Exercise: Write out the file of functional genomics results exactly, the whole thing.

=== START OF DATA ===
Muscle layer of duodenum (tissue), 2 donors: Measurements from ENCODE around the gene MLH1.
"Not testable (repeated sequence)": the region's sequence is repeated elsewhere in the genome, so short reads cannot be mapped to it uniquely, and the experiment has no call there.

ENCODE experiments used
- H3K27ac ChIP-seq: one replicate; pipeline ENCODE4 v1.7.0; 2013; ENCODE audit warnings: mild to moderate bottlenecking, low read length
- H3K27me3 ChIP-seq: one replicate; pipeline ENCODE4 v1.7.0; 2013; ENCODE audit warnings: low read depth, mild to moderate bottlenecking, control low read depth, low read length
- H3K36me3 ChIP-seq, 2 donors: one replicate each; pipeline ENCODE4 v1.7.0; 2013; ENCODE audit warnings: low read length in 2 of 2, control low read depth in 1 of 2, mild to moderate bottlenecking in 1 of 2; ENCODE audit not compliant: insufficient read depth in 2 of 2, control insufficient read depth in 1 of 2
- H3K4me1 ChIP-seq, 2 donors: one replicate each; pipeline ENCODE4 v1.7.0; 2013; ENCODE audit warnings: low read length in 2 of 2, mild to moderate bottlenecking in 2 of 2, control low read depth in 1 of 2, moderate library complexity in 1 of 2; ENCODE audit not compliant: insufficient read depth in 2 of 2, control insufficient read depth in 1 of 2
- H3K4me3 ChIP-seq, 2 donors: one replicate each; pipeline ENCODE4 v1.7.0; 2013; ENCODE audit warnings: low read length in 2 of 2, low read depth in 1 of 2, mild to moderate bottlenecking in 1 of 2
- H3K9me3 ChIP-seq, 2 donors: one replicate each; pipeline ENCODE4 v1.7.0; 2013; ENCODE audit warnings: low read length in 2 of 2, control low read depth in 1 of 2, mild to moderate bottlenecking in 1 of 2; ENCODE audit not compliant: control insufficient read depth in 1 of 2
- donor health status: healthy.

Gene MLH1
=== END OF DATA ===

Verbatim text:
Muscle layer of duodenum (tissue), 2 donors: Measurements from ENCODE around the gene MLH1.
"Not testable (repeated sequence)": the region's sequence is repeated elsewhere in the genome, so short reads cannot be mapped to it uniquely, and the experiment has no call there.

ENCODE experiments used
- H3K27ac ChIP-seq: one replicate; pipeline ENCODE4 v1.7.0; 2013; ENCODE audit warnings: mild to moderate bottlenecking, low read length
- H3K27me3 ChIP-seq: one replicate; pipeline ENCODE4 v1.7.0; 2013; ENCODE audit warnings: low read depth, mild to moderate bottlenecking, control low read depth, low read length
- H3K36me3 ChIP-seq, 2 donors: one replicate each; pipeline ENCODE4 v1.7.0; 2013; ENCODE audit warnings: low read length in 2 of 2, control low read depth in 1 of 2, mild to moderate bottlenecking in 1 of 2; ENCODE audit not compliant: insufficient read depth in 2 of 2, control insufficient read depth in 1 of 2
- H3K4me1 ChIP-seq, 2 donors: one replicate each; pipeline ENCODE4 v1.7.0; 2013; ENCODE audit warnings: low read length in 2 of 2, mild to moderate bottlenecking in 2 of 2, control low read depth in 1 of 2, moderate library complexity in 1 of 2; ENCODE audit not compliant: insufficient read depth in 2 of 2, control insufficient read depth in 1 of 2
- H3K4me3 ChIP-seq, 2 donors: one replicate each; pipeline ENCODE4 v1.7.0; 2013; ENCODE audit warnings: low read length in 2 of 2, low read depth in 1 of 2, mild to moderate bottlenecking in 1 of 2
- H3K9me3 ChIP-seq, 2 donors: one replicate each; pipeline ENCODE4 v1.7.0; 2013; ENCODE audit warnings: low read length in 2 of 2, control low read depth in 1 of 2, mild to moderate bottlenecking in 1 of 2; ENCODE audit not compliant: control insufficient read depth in 1 of 2
- donor health status: healthy.

Gene MLH1